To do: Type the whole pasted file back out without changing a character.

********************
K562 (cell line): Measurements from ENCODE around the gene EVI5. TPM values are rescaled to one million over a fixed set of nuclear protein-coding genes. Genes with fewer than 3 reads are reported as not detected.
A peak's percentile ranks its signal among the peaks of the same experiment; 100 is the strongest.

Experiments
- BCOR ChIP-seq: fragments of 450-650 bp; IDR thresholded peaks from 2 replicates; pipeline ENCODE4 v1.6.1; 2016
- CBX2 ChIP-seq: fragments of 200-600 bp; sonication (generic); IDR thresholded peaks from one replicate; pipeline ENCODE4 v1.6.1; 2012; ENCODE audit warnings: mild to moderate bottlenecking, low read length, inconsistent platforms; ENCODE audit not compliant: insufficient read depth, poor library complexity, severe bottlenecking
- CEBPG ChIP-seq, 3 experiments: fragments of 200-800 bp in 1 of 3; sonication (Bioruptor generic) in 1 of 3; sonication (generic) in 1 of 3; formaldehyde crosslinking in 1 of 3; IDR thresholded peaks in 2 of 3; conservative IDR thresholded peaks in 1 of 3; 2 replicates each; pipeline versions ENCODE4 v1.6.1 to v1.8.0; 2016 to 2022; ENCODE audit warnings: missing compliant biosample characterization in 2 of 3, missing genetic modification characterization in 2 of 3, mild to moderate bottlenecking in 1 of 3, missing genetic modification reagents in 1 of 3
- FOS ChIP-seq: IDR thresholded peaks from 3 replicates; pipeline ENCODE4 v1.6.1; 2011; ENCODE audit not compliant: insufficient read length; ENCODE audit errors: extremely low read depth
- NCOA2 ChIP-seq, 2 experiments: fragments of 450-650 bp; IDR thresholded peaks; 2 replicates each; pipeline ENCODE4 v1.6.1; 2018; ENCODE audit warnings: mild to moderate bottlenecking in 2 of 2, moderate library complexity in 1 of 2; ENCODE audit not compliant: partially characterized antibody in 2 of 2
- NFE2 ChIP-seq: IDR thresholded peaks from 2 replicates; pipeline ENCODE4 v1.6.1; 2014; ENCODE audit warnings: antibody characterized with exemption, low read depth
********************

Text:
K562 (cell line): Measurements from ENCODE around the gene EVI5. TPM values are rescaled to one million over a fixed set of nuclear protein-coding genes. Genes with fewer than 3 reads are reported as not detected.
A peak's percentile ranks its signal among the peaks of the same experiment; 100 is the strongest.

Experiments
- BCOR ChIP-seq: fragments of 450-650 bp; IDR thresholded peaks from 2 replicates; pipeline ENCODE4 v1.6.1; 2016
- CBX2 ChIP-seq: fragments of 200-600 bp; sonication (generic); IDR thresholded peaks from one replicate; pipeline ENCODE4 v1.6.1; 2012; ENCODE audit warnings: mild to moderate bottlenecking, low read length, inconsistent platforms; ENCODE audit not compliant: insufficient read depth, poor library complexity, severe bottlenecking
- CEBPG ChIP-seq, 3 experiments: fragments of 200-800 bp in 1 of 3; sonication (Bioruptor generic) in 1 of 3; sonication (generic) in 1 of 3; formaldehyde crosslinking in 1 of 3; IDR thresholded peaks in 2 of 3; conservative IDR thresholded peaks in 1 of 3; 2 replicates each; pipeline versions ENCODE4 v1.6.1 to v1.8.0; 2016 to 2022; ENCODE audit warnings: missing compliant biosample characterization in 2 of 3, missing genetic modification characterization in 2 of 3, mild to moderate bottlenecking in 1 of 3, missing genetic modification reagents in 1 of 3
- FOS ChIP-seq: IDR thresholded peaks from 3 replicates; pipeline ENCODE4 v1.6.1; 2011; ENCODE audit not compliant: insufficient read length; ENCODE audit errors: extremely low read depth
- NCOA2 ChIP-seq, 2 experiments: fragments of 450-650 bp; IDR thresholded peaks; 2 replicates each; pipeline ENCODE4 v1.6.1; 2018; ENCODE audit warnings: mild to moderate bottlenecking in 2 of 2, moderate library complexity in 1 of 2; ENCODE audit not compliant: partially characterized antibody in 2 of 2
- NFE2 ChIP-seq: IDR thresholded peaks from 2 replicates; pipeline ENCODE4 v1.6.1; 2014; ENCODE audit warnings: antibody characterized with exemption, low read depth